The media increasingly portrays the Church in a negative way. Well, it is time that we set the record straight. We have solutions to many of today’s most pressing problems. With the Bible as our guide we are experts in marriage, healthy living, job ethics, and so much more. We are witnesses to the miraculous power of the Spirit in our own lives and the transforming power of a relationship with Jesus.

It’s time we invite people to hear from the Creator of this life on how to live, instead of letting Hollywood tell our story for us. Our communication should simply focus on the facts. We don’t need to say the world is bad; people know it’s broken. It is about pointing to a better way of life.

Super Bowl ad success is not a fluke. Wieden+Kennedy, the company that produced the two-minute Chrysler spot and several other Super Bowl ads this year, have spent millions of dollars and endless hours to discover how to reach people with a message that connects. Their expertise has led them to create some of the best and most memorable commercials of this decade.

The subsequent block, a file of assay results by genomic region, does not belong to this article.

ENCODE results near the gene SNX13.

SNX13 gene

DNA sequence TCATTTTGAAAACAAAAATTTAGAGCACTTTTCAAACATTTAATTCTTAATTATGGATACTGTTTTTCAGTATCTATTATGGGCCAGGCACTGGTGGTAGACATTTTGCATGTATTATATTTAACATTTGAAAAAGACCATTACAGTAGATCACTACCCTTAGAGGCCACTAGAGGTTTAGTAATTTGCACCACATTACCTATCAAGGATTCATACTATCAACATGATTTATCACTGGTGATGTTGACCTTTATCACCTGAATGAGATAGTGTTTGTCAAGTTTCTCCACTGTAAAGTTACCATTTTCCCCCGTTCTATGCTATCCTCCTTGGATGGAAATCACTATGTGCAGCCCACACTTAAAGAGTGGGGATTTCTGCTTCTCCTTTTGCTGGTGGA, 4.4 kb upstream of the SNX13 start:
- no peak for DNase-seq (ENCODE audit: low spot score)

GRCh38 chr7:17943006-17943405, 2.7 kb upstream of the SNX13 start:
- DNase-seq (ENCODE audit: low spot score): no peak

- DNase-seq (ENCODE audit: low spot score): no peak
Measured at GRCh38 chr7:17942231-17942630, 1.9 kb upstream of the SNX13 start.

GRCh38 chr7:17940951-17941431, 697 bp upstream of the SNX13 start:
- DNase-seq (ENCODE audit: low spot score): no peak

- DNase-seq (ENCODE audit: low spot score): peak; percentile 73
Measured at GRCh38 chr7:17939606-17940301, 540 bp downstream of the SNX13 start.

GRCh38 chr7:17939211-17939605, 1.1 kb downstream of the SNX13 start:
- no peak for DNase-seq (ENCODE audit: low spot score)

Yet without a single focus group or market survey, Jesus told this story that has connected with hungry souls for thousands of years:

Suppose one of you has a hundred sheep and loses one of them. Doesn’t he leave the ninety-nine in the open country and go after the lost sheep until he finds it? And when he finds it, he joyfully puts it on his shoulders and goes home. Then he calls his friends and neighbors together and says, ‘Rejoice with me; I have found my lost sheep.’ I tell you that in the same way there will be more rejoicing in heaven over one sinner who repents than over ninety-nine righteous persons who do not need to repent” (Luke 15:4-7 NIV).

Now that’s a moving story. Let’s see a Super Bowl ad hold up like that for two thousand years.

Vince Williams is Vice President of Marketing for SermonView. He is passionate about using his 17 years of marketing and business experience to help churches find effective ways to communicate in their local communities. He lives in Vancouver, WA. with his lovely wife April.

1 http://www.crainsdetroit.com/article/20110207/FREE/110209919

Scripture quotations  taken from THE HOLY BIBLE, NEW INTERNATIONAL VERSION®, NIV® Copyright © 1973, 1978, 1984, 2010 by Biblica, Inc.™ Used by permission. All rights reserved worldwide.